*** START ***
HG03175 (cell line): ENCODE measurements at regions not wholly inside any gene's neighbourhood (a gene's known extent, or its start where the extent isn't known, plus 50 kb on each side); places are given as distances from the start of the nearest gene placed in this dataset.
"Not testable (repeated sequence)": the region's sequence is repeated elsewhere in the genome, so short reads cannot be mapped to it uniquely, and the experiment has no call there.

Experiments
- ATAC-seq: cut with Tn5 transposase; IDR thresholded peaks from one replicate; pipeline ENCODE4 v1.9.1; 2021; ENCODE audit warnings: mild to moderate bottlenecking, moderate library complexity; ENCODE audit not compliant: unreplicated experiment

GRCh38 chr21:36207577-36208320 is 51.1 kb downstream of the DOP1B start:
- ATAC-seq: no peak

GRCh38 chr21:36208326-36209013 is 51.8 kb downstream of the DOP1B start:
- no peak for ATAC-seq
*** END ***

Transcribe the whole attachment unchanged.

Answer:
HG03175 (cell line): ENCODE measurements at regions not wholly inside any gene's neighbourhood (a gene's known extent, or its start where the extent isn't known, plus 50 kb on each side); places are given as distances from the start of the nearest gene placed in this dataset.
"Not testable (repeated sequence)": the region's sequence is repeated elsewhere in the genome, so short reads cannot be mapped to it uniquely, and the experiment has no call there.

Experiments
- ATAC-seq: cut with Tn5 transposase; IDR thresholded peaks from one replicate; pipeline ENCODE4 v1.9.1; 2021; ENCODE audit warnings: mild to moderate bottlenecking, moderate library complexity; ENCODE audit not compliant: unreplicated experiment

GRCh38 chr21:36207577-36208320 is 51.1 kb downstream of the DOP1B start:
- ATAC-seq: no peak

GRCh38 chr21:36208326-36209013 is 51.8 kb downstream of the DOP1B start:
- no peak for ATAC-seq